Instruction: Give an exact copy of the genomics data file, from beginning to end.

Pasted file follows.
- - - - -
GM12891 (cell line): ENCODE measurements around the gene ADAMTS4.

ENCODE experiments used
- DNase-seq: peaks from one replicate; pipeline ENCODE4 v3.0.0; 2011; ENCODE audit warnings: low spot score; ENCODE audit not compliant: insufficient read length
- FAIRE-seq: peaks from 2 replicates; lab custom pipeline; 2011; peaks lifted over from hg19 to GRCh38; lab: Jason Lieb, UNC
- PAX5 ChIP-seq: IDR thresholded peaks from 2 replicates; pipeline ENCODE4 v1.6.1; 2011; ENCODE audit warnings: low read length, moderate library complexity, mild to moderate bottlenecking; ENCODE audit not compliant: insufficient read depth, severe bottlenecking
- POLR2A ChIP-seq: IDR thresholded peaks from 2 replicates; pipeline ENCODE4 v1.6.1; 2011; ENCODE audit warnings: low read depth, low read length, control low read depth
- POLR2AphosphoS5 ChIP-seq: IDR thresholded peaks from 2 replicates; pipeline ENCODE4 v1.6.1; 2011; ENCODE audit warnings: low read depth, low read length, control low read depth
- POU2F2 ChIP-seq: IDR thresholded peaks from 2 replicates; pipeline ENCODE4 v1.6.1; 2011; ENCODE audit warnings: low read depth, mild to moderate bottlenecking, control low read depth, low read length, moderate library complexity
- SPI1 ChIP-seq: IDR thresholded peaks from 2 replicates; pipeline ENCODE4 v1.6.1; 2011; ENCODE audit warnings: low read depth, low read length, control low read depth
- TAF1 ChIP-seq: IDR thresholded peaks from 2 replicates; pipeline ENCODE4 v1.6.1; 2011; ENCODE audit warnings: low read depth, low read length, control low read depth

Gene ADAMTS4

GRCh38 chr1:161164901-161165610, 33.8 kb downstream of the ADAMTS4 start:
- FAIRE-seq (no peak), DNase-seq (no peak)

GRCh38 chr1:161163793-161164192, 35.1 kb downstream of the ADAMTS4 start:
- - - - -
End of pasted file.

GM12891 (cell line): ENCODE measurements around the gene ADAMTS4.

ENCODE experiments used
- DNase-seq: peaks from one replicate; pipeline ENCODE4 v3.0.0; 2011; ENCODE audit warnings: low spot score; ENCODE audit not compliant: insufficient read length
- FAIRE-seq: peaks from 2 replicates; lab custom pipeline; 2011; peaks lifted over from hg19 to GRCh38; lab: Jason Lieb, UNC
- PAX5 ChIP-seq: IDR thresholded peaks from 2 replicates; pipeline ENCODE4 v1.6.1; 2011; ENCODE audit warnings: low read length, moderate library complexity, mild to moderate bottlenecking; ENCODE audit not compliant: insufficient read depth, severe bottlenecking
- POLR2A ChIP-seq: IDR thresholded peaks from 2 replicates; pipeline ENCODE4 v1.6.1; 2011; ENCODE audit warnings: low read depth, low read length, control low read depth
- POLR2AphosphoS5 ChIP-seq: IDR thresholded peaks from 2 replicates; pipeline ENCODE4 v1.6.1; 2011; ENCODE audit warnings: low read depth, low read length, control low read depth
- POU2F2 ChIP-seq: IDR thresholded peaks from 2 replicates; pipeline ENCODE4 v1.6.1; 2011; ENCODE audit warnings: low read depth, mild to moderate bottlenecking, control low read depth, low read length, moderate library complexity
- SPI1 ChIP-seq: IDR thresholded peaks from 2 replicates; pipeline ENCODE4 v1.6.1; 2011; ENCODE audit warnings: low read depth, low read length, control low read depth
- TAF1 ChIP-seq: IDR thresholded peaks from 2 replicates; pipeline ENCODE4 v1.6.1; 2011; ENCODE audit warnings: low read depth, low read length, control low read depth

Gene ADAMTS4

GRCh38 chr1:161164901-161165610, 33.8 kb downstream of the ADAMTS4 start:
- FAIRE-seq (no peak), DNase-seq (no peak)

GRCh38 chr1:161163793-161164192, 35.1 kb downstream of the ADAMTS4 start: